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Member Since 20 Jul 2013
Offline Last Active Sep 25 2014 07:37 PM

Topics I've Started

Save Google login for GameDev.net?

13 July 2014 - 07:01 PM

I looked through the first three pages of search results, and didn't find anything similar to what I'm experiencing, so I apologize if this has been asked and answered before.


Most of the time, when I come to GameDev.net, the site automatically logs me in using my Google account.  From time to time, however, it seems like my account details become unlinked, and I have to click on the Google login button again, and it takes me to the Google authorization page, where I have to allow GameDev to access my account again.


My browser is Chrome, currently version 35, although I've seen this off and on with previous versions of Chrome over the last couple years.


It's not a huge annoyance, but it seems to me that after the first time I logged in with my Google credentials, that ought to be saved and used automatically all of the time.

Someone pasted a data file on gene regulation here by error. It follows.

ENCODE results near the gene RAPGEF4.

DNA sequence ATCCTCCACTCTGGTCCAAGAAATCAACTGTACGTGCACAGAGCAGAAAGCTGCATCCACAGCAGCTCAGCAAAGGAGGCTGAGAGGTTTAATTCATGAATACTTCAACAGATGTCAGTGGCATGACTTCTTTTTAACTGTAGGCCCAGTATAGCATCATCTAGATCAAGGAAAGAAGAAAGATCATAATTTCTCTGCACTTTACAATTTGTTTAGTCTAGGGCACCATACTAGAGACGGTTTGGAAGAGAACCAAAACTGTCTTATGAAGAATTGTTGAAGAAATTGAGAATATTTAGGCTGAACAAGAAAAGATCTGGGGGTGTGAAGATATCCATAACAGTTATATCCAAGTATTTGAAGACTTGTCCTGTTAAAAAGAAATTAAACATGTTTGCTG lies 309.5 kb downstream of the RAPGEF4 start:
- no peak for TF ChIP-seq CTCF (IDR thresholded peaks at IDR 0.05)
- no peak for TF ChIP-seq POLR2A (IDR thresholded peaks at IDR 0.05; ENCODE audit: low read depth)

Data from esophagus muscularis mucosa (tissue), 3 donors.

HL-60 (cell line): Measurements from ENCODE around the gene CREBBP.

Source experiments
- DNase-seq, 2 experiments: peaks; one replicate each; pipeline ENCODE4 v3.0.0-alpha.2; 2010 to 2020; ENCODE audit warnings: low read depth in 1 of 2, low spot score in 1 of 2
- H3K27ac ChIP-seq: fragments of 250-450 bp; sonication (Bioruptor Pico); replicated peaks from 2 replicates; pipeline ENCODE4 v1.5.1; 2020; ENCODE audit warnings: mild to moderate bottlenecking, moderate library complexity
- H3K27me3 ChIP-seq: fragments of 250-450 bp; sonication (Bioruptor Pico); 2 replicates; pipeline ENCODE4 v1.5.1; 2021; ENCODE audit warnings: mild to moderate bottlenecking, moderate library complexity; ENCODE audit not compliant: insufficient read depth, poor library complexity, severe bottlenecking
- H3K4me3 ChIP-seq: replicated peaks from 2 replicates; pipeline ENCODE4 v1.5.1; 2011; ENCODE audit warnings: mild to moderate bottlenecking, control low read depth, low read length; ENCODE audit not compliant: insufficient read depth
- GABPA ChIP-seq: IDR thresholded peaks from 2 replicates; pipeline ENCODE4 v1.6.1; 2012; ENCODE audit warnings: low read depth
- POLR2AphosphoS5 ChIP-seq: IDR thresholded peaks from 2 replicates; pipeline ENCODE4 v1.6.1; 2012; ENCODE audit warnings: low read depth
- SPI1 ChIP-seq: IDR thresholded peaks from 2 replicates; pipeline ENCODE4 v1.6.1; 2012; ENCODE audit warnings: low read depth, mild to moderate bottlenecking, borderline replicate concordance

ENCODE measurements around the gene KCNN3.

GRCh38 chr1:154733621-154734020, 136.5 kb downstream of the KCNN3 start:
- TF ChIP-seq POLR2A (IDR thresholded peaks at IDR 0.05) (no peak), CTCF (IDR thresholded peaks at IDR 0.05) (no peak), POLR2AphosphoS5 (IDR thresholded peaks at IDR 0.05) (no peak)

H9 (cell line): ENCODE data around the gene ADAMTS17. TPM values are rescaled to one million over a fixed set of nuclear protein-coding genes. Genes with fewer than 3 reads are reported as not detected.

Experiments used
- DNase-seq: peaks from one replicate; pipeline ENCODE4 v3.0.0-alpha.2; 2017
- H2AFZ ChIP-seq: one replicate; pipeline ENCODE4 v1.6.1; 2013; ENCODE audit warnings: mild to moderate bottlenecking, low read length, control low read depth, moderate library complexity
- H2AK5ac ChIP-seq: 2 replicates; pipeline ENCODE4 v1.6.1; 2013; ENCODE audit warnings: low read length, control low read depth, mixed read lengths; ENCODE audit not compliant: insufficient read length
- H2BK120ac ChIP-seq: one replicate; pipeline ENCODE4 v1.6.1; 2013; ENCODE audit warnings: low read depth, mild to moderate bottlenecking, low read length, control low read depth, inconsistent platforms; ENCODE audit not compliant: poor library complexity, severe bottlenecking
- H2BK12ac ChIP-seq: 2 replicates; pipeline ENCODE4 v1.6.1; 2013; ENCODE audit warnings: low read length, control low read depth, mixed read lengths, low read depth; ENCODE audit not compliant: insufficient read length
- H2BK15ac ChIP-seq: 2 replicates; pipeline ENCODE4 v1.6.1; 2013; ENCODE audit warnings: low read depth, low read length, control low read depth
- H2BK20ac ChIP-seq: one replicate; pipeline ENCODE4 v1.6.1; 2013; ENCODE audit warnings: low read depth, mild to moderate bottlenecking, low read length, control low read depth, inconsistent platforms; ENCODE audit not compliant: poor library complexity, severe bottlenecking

HackerNews Blog Traffic

19 January 2014 - 05:32 PM

Usually, when I write a new blog entry, after I've published it to my site, cross-linked it over here, and done the facebook and twitter posts to spam my relatives and the four people that have probably ever looked at my twitter feed, I sometimes will submit the link to hacker news.  Most of the time, I don't get any real boost in traffic from that, but on two occasions now, I've gotten hundreds or even a thousand unexpected page views on a post.  Most of the time, it seems to come from Feedly or Flipboard.